Celebrating the STEMinists of NetApp: Phoebe Goh
In every role I’ve taken on, from professional services to cloud architect, and now, as a principal architect at NetApp®, I consider myself to be first and foremost a communicator.
When I see a problem—or even a potential problem—the first thing I want to do is get everybody together so we can talk about the situation and try to understand it. Everyone sees things from a unique perspective, and sharing those perspectives—sharing our stories around the problem—allows us to find the best solution for everyone involved.
If we’re all aiming for the same goals, and we keep the lines of communication open, then—as problems change and solutions need to be adjusted—we can share insights and move forward together. This is what will get us to the best solution, whether for an internal issue, a customer problem, or even a personal challenge.
Solving problems together—when we’re all able to share thoughts and ideas—that’s when innovation can really start. And innovation comes in many forms; everyone’s experience is valuable and can bring new ideas to the table.
But it’s not always easy to express yourself from the other side of a computer screen, especially if you’re not working in your first language. Coming from Australia and working with colleagues from around the world, I appreciate how important it is for us to all be on the same page—to all be seeing the same things and working on solving the same problems.
The person who readily shares ideas during an in-person meeting might sit very quietly in a virtual environment, so we have to reach for those stories and experiences. We have to make sure that we ask for everyone’s input and really open up the conversation to other viewpoints. Because when we’re collaborating through communication, that’s where real innovation and creative thinking happens.
We’re a global company. For us to work together, solve problems together, move forward and innovate together, we need effective tools to help us communicate problems. And we need data to analyze those problems.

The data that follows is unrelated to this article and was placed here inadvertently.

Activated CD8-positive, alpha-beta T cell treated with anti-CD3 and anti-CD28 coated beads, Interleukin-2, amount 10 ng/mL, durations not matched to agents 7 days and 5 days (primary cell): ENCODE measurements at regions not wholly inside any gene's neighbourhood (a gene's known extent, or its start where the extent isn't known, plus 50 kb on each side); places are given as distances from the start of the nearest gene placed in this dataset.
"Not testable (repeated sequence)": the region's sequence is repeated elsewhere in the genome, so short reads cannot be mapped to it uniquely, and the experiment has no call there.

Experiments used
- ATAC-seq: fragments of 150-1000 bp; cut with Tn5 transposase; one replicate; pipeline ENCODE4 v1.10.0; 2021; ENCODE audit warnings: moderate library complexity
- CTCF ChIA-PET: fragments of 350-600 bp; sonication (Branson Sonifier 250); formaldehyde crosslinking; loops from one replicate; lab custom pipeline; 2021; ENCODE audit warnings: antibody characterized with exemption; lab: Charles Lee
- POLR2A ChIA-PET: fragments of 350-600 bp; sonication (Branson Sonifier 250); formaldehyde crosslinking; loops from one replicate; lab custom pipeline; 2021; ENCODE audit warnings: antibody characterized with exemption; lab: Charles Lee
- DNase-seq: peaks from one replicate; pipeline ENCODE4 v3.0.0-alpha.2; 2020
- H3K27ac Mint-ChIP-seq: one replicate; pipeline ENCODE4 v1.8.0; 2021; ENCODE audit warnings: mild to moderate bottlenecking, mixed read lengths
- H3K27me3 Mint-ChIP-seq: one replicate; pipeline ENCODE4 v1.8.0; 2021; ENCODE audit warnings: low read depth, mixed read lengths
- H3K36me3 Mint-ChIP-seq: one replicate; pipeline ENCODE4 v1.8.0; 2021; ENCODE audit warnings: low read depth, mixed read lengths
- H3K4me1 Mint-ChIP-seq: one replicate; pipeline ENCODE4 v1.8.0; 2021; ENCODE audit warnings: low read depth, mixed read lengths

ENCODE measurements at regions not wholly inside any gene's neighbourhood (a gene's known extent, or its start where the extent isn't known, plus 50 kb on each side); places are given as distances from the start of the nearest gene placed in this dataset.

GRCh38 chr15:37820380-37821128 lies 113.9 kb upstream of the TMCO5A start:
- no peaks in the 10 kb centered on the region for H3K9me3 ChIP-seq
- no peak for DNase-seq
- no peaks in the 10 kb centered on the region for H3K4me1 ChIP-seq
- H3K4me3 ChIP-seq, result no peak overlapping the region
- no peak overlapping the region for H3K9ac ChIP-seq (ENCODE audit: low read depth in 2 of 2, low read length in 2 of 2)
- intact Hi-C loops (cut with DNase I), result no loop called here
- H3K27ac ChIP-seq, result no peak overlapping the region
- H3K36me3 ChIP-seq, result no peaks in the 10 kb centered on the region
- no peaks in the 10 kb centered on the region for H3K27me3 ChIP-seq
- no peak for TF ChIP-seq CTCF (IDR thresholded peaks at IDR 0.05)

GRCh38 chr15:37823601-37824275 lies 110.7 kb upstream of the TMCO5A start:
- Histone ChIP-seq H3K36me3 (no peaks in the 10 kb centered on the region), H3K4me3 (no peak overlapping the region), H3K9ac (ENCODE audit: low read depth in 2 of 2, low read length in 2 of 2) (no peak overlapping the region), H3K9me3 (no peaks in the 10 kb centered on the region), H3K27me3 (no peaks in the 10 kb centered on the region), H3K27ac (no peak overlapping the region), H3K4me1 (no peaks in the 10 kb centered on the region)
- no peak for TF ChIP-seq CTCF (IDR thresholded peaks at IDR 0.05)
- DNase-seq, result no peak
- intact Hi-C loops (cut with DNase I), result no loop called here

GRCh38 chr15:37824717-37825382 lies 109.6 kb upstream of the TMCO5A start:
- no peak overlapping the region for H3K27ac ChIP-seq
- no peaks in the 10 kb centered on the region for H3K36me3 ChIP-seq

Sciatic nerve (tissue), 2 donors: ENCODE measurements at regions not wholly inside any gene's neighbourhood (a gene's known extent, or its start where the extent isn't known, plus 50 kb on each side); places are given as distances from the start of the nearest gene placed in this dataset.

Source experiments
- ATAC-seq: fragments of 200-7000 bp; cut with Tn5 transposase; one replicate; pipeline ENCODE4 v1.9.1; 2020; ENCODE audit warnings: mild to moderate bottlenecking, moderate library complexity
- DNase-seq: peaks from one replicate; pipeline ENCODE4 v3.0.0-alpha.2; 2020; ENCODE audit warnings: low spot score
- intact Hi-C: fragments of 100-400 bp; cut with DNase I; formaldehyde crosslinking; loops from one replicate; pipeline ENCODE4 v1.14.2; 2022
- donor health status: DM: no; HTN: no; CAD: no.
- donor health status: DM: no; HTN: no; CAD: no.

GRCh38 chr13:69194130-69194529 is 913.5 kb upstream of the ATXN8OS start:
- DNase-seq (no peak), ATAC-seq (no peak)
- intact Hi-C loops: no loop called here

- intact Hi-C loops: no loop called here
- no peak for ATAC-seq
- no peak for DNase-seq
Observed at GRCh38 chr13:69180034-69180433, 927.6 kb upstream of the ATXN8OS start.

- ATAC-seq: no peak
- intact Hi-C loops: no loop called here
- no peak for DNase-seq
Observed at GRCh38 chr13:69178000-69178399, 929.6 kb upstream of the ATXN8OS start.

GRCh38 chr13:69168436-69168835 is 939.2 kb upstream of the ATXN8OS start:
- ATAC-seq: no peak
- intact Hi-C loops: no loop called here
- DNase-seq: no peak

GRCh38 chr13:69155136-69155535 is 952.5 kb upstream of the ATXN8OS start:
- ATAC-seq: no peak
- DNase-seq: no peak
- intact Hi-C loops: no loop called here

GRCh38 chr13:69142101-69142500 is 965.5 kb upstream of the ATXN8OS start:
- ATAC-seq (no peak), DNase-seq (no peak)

Visual imagery is one of those tools. They say that a picture is worth a thousand words, and it’s true—we all tend to process information visually to some degree.
In the same way that interacting through computer screens takes away much of the nuance of human interaction, it’s not enough to just have words and slides when we’re trying to communicate virtually; we need to be able to draw a problem out in the real world. Pictures help us to do that. Pictures tell us the story and help to make a problem tangible; they tell us what’s possible.
When we understand that there’s a problem to be solved, we need to understand what the data looks like. And to do that, we need to collect the right data: data that’s objective and free of bias.
After we have that data, it becomes a matter of finding the stories in it—asking the questions that are going to get us closer to a meaningful resolution.
Data analytics has helped with this process because it helps us automate data collection and analysis. As we develop tools that allow us to store and analyze more data, we become better equipped to create innovative opportunities and develop new solutions and results.
Communicating—sharing the story of a problem—is important for innovation. More important? Knowing your own story. We have to take the time to get to know our own values. What do you stand for? What’s important to you? What drives you? What are you passionate about?
The values that drive me as a person have led to the greatest successes in my career, and I believe that when my personal values align with company values, we all succeed.
We also have to remember that everyone around us has their own story. Someone might be going through a career transition. They might be new to the workforce, or they might have been working for decades. Maybe they’re on your Zoom call while balancing family, children, or personal issues—perhaps all at the same time.
We’re all asking questions. We can all be confused or unsure at times. We all have our own story. But we’re also not alone. Connecting to others is important—even more so now that we’re virtual. So, find ways to connect to people. Ask them how they’re doing. Ask if you can help. Let’s see what we can do for each other.
And if we do this, we’re not just building a stronger company—we’re building a stronger community. One story at a time.
Learn more about NetApp’s team of cloud storage specialists and how they can help you build a stronger company by unleashing the power of your data and finding the stories hidden there.
Phoebe has forged a career bringing people and technology together. From humble beginnings as a Linux system administrator through to leading new initiatives as a Principal Architect, she’s continuously sought to identify common ground, solve problems, and continuously grow her knowledge. From working with government to financial services, through small and large organizations, Phoebe has been instrumental in delivering modern technology outcomes.
Phoebe strives to improve diversity in tech, by both supporting Diversity, Equity, Inclusion, and Belonging initiatives, and by being a positive role model for those in or entering IT. She is a Principal Technical Evangelist at NetApp.